Observed on June 19, Juneteenth commemorates the end of slavery in the United States. Also known as Freedom Day, Jubilee Day, Liberation Day, and Emancipation Day, Juneteenth recognizes June 19, 1865, as the day enslaved people in Galveston, Texas, received news that they were freed from slavery nearly three years after President Abraham Lincoln signed the Emancipation Proclamation. The African American community has since celebrated Juneteenth for more than 150 years.

On June 17, 2021, President Biden signed into law a bill that had passed both the House and the Senate, making Juneteenth the 11th holiday recognized by the federal government.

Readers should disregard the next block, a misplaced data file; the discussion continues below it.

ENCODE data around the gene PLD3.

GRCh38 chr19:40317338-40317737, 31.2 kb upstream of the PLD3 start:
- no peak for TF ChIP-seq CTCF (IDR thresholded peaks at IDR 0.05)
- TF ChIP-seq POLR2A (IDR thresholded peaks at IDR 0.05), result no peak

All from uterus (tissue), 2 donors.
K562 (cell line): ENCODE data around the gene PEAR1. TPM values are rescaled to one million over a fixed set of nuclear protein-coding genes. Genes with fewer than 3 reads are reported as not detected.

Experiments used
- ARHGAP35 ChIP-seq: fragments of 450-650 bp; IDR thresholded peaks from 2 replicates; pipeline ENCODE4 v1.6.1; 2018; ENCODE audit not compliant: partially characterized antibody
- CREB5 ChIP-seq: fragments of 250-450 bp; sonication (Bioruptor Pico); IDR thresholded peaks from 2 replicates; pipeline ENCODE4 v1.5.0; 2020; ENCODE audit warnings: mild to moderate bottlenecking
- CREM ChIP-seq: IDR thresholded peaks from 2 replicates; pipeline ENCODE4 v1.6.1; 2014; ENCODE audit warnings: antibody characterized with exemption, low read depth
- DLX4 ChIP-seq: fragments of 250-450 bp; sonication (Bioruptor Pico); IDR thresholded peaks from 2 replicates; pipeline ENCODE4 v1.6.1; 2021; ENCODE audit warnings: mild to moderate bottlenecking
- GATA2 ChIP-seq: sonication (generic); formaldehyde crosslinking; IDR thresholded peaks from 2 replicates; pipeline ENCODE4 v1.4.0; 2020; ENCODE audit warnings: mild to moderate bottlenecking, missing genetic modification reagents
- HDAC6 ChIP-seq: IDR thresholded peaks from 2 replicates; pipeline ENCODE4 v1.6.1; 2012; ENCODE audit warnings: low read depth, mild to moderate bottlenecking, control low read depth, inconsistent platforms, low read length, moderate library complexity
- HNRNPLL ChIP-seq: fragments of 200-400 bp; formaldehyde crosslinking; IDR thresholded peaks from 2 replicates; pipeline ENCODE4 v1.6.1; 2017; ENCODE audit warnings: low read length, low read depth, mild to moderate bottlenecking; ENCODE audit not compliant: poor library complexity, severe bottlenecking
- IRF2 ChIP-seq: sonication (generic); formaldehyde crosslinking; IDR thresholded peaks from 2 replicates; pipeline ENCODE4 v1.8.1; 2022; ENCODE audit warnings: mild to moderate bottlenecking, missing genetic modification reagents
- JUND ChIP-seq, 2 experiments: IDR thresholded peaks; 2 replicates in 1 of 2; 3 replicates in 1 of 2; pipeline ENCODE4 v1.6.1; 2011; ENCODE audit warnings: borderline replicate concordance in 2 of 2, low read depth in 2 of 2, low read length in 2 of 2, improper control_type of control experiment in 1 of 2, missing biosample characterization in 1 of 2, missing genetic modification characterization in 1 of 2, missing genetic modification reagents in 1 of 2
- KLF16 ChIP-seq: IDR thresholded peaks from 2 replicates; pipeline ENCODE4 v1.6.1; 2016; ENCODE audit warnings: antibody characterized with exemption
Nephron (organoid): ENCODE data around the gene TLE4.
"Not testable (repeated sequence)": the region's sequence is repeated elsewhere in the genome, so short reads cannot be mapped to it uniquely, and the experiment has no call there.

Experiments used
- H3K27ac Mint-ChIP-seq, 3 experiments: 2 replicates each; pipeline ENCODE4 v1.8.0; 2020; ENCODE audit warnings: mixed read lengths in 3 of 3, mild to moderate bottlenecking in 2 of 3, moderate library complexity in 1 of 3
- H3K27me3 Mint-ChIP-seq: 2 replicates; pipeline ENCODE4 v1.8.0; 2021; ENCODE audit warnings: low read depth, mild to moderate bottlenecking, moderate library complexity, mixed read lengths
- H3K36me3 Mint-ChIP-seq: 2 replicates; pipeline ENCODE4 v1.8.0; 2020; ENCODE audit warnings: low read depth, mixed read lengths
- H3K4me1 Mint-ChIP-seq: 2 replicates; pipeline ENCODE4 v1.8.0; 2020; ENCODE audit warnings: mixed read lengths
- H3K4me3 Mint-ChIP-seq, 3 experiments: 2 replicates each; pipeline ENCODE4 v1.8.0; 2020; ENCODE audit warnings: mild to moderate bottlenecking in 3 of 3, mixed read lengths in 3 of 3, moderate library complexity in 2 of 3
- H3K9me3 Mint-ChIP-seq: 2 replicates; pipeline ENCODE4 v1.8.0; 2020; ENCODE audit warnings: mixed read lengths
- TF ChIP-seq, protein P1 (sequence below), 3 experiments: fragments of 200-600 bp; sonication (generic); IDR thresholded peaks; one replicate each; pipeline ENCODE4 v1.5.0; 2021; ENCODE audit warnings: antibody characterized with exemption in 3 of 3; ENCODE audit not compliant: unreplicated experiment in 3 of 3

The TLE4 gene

Juneteenth recognizes the emancipation of African Americans and further emphasizes the education and achievement of the African American community and the work that remains to be done.

James Wimbush

I encourage the IU community to take time to reflect on the meaning of this important moment in history and to think about what each of us can do—individually and collectively—to ensure an equitable world for all.

James C. Wimbush, Vice President for Diversity, Equity, and Inclusion, Interim IUB Vice Provost for Diversity and Inclusion, and Johnson Chair for Diversity and Leadership